Start with an election statistic: the number of black legislators in the United States is static. There will be 372 blacks in state legislatures next year, the same number as this year; the number of blacks in Congress dropped from 22 to 21.

This contrasts with what happened in the 1970s, when the number of black legislators rose from 182 to 343. These numbers raise an important question: Have we gotten to the point where black candidates can't hope to win more elections?

No. But the opportunities for black candidates are not where many black political strategists have been looking. They look for victories in constituencies with black majorities or large black minorities that can be mobilized against hostile whites. But the chances for further gains in such places are limited. Most majority-black constituencies elect blacks already, and those that elect whites (Baltimore Mayor Donald Schaefer, Reps. Peter Rodino, Wyche Fowler, Lindy Boggs) do so because the whites have earned support from blacks.

Nor will there be many more majority-black constituencies any time soon. The Voting Rights Act, as recently reaffirmed by the Supreme Court, maximizes the number of majority-black legislative districts already, and fewer central cities are approaching a racial tipping point than were in the 1965-80 period.

The victory of Harold Washington for mayor of Chicago in 1983 and the candidacy of Jesse Jackson in 1984 electrified many blacks. But Washington only did what black mayoral candidates were doing as long ago as 1967, and it's not clear that presidential candidate Jackson achieved his goal of being taken seriously by all Americans. Where they won, they did so with support almost entirely limited to blacks. Such mono- racial coalitions won't produce a significant increase in black officeholders or make blacks' political goals more attractive to the majority.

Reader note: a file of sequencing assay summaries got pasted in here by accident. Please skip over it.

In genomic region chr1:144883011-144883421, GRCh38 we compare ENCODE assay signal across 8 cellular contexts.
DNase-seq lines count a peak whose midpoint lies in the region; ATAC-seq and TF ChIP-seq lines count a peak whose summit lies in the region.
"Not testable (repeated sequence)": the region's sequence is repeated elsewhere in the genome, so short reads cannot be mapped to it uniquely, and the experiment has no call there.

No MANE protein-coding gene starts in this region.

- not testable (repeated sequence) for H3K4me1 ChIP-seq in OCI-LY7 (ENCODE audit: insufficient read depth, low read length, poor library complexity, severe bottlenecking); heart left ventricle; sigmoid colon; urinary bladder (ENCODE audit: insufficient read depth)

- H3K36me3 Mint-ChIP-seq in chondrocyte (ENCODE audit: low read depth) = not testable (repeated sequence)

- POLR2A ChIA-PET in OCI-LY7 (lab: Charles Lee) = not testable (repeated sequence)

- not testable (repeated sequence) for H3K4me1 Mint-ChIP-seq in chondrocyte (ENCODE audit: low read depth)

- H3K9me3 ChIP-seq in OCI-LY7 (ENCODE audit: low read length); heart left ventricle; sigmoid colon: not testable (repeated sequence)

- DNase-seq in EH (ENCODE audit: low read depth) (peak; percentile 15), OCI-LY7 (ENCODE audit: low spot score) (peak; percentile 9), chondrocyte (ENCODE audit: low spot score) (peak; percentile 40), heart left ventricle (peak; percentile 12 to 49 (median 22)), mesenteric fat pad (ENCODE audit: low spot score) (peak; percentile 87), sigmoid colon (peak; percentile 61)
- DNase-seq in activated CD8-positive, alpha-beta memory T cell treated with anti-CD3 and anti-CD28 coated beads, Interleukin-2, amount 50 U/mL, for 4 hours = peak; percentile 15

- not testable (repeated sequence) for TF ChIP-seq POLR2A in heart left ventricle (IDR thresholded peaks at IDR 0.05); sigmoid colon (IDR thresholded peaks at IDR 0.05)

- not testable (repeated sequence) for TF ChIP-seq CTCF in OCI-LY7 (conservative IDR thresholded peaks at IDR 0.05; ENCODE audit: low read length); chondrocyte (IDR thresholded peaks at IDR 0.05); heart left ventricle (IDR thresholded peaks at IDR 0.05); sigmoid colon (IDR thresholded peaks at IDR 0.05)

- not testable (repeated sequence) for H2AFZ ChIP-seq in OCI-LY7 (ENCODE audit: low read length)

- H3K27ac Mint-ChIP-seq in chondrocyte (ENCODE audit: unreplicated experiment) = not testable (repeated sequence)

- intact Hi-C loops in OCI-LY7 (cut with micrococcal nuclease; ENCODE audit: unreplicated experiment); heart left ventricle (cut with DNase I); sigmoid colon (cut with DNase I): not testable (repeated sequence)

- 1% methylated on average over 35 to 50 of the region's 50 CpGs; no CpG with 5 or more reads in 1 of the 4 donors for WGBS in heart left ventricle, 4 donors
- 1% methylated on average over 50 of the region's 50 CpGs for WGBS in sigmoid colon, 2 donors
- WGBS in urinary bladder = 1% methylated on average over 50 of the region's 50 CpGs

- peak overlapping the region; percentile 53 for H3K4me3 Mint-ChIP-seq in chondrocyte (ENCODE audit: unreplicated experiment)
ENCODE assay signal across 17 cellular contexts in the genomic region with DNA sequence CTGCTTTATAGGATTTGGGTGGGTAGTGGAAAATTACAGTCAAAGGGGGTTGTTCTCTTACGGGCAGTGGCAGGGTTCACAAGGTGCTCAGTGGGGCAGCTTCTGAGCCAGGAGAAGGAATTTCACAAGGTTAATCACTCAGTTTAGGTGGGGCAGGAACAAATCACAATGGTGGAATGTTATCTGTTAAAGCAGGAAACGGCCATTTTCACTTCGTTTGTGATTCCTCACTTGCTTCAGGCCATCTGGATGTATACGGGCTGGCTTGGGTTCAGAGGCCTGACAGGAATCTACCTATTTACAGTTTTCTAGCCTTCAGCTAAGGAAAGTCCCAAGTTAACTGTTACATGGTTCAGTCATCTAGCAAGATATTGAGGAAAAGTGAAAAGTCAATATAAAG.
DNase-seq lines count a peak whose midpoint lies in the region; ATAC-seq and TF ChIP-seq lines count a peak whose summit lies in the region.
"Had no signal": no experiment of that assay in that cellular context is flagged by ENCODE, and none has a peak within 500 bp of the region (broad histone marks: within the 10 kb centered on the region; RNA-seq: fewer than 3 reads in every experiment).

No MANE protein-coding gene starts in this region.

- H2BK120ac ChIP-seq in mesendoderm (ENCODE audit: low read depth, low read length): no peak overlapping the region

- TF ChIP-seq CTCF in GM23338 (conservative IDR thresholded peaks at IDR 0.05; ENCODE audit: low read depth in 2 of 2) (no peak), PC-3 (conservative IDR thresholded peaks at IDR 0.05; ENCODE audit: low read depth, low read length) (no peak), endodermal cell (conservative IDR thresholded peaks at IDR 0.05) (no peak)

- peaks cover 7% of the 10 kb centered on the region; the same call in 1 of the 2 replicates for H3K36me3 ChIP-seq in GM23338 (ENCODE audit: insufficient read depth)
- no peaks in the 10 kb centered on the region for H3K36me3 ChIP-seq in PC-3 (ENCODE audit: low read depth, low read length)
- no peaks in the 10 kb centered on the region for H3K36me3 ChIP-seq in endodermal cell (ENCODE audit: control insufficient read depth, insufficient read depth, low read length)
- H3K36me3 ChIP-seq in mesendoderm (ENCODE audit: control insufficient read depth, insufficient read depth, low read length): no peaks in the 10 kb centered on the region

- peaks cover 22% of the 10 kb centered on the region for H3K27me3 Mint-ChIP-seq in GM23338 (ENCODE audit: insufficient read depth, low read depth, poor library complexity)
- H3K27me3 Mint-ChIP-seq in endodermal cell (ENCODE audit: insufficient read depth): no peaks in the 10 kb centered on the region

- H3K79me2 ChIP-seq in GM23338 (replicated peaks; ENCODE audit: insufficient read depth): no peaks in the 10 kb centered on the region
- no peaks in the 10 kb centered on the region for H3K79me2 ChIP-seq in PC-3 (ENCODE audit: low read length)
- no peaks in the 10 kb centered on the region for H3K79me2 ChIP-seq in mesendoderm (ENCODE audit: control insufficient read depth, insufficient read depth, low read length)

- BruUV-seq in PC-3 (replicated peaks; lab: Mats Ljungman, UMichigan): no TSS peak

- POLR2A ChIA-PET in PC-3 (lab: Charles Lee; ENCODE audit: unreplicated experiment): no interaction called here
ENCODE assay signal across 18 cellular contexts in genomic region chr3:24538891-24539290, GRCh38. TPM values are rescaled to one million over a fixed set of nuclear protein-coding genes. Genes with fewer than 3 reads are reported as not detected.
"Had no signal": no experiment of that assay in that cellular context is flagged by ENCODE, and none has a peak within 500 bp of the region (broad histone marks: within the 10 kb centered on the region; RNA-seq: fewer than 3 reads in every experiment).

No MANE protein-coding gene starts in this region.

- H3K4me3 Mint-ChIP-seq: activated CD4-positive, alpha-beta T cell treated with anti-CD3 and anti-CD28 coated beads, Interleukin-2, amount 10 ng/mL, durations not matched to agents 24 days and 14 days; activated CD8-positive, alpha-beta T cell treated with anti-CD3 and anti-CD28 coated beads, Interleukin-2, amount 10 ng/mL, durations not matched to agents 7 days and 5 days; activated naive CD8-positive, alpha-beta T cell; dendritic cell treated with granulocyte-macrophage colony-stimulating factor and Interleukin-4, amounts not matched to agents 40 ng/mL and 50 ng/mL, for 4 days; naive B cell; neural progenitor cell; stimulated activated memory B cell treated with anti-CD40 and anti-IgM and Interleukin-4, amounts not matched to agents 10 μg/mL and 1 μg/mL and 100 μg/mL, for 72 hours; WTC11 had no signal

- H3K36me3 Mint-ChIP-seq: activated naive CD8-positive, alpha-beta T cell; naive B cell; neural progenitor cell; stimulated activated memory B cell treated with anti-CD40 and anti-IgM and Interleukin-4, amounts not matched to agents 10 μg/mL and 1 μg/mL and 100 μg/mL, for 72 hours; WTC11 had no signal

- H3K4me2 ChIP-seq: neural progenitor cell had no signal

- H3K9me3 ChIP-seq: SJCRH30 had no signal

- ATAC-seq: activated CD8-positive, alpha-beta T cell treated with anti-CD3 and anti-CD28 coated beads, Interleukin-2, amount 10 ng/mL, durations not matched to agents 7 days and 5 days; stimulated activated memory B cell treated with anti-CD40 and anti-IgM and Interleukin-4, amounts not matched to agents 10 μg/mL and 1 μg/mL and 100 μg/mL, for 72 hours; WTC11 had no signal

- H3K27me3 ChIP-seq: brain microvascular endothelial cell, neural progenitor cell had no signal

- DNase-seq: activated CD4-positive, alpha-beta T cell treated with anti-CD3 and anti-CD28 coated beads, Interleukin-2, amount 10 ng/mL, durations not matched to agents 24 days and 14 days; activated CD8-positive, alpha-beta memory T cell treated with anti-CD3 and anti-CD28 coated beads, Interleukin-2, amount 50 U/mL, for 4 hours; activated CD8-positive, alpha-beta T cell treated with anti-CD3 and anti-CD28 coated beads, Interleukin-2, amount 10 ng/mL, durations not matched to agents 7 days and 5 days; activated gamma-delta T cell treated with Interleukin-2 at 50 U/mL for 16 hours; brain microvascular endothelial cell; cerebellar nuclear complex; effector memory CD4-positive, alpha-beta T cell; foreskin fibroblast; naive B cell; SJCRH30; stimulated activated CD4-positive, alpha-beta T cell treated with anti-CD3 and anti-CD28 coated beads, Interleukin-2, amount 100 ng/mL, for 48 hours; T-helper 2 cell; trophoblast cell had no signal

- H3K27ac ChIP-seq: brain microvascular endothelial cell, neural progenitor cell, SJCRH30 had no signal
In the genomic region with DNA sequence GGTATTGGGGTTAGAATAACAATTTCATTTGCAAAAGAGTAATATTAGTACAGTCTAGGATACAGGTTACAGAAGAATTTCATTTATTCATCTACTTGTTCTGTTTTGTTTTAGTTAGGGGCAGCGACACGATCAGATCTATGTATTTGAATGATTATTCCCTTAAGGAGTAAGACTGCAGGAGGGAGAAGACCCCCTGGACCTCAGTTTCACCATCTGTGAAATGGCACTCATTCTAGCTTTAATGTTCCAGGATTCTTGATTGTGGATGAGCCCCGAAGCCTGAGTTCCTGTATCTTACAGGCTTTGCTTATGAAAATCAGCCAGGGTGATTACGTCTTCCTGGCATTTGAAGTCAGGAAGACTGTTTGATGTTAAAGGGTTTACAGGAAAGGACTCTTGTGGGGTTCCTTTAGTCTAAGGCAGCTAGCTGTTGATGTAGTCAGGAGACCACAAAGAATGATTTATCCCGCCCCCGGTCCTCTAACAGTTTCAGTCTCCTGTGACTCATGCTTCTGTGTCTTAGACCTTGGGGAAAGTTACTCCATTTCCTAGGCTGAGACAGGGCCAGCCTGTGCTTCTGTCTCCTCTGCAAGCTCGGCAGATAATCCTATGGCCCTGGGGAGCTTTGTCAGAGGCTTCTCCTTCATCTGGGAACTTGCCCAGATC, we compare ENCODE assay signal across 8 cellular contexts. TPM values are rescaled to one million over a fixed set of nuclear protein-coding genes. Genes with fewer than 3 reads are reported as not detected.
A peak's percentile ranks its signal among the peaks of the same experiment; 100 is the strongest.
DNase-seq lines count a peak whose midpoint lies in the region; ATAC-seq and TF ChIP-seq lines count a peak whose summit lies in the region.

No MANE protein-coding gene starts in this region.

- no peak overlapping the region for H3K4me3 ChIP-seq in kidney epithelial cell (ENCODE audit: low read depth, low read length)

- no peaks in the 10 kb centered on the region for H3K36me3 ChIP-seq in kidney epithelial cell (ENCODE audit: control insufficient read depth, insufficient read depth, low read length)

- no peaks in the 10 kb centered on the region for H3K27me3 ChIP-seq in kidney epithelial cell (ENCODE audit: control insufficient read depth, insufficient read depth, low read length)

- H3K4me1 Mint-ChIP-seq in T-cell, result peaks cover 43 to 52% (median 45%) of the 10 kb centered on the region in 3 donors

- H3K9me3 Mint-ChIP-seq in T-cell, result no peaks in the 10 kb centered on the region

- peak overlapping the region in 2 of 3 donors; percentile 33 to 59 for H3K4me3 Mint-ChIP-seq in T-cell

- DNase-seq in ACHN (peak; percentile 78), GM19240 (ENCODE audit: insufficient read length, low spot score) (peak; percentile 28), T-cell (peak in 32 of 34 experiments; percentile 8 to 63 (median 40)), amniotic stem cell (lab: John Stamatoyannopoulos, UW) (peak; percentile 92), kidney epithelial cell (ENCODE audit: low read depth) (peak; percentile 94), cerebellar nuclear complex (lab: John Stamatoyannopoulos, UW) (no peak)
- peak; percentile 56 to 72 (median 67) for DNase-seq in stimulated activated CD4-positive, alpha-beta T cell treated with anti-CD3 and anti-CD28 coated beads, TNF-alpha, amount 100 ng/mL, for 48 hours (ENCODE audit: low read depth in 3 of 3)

What will achieve these goals is for more blacks to run in places that are predominantly non-black, even all-white. Edward Brooke was elected senator twice in 3-percent-black Massachusetts (and lost for non-racial reasons); Thomas Bradley has been elected mayor three times in 17-percent-black Los Angeles and won 48 percent of the vote for governor in 7-percent-black California.

Whites are willing to vote for the right black candidates in the right circumstances. And there certainly is no lack of non-black constituencies in an 88-percent non-black country. Yet very few black candidates think of representing them. Why? Talk to some of the politically sophisticated young black professionals -- counterparts to the young whites who are running for and winning public office -- and you get the sense that they've never even considered the option. The alternatives for talented young blacks in law firms, businesses, academe are highly attractive. But the risks of running for office are great -- and unknown. They may fear rebuff by white voters because of their race. And the idea of someday becoming president, which propels so many ambitious young whites, seems a pipe dream for young blacks. Black candidates do face special handicaps -- Thomas Bradley and Andrew Young lost the first time they ran in majority-white cities. But they also have special advantages. Black candidates are visible, and getting noticed is the first obstacle any non-incumbent must overcome. They can attract national attention and financial support. Both parties (especially the Republicans) are eager to field more black candidates. Statewide politicians may be glad to help them.

Moreover, black candidacies in white districts can serve the highly useful function of bridging some of the differences between the races, differences symbolized by the 86 percent black vote for Walter Mondale and 63 percent white vote for Ronald Reagan. Anyone listening to black candidates in black constituencies today senses that much of the rhetoric is perfunctory, full of promises and demands everyone knows are unrealistic. Black candidates and officeholders in white districts have to eschew such rhetoric, and decide what is essential and what is dross.

At the same time, there's no need for a candidate to try to fit the voters' mold exactly. Voters are willing to indulge, may in fact be attracted by, a candidate's special concern for issues that are personally important to him or her. A black candidate running in a mostly white constituency is going to have to take positions on issues generally favorable to the majority -- no embracing Cuba, as Jesse Jackson did during his campaign. But there's no political necessity for a black candidate to deny his or her concern with issues that are especially important to blacks, no necessity even to renounce positions on such issues that are out of line with those of the majority. Black candidates provide one -- maybe the only -- means for blacks to bring their own special concerns to the attention of the majority.

True, running for office in a mostly white district is risky and imposes a discipline on political expression that many affluent, successful young blacks may not find welcome. But the risks are fewer than those experienced by the pioneers of the civil rights movement and the discipline is far less severe.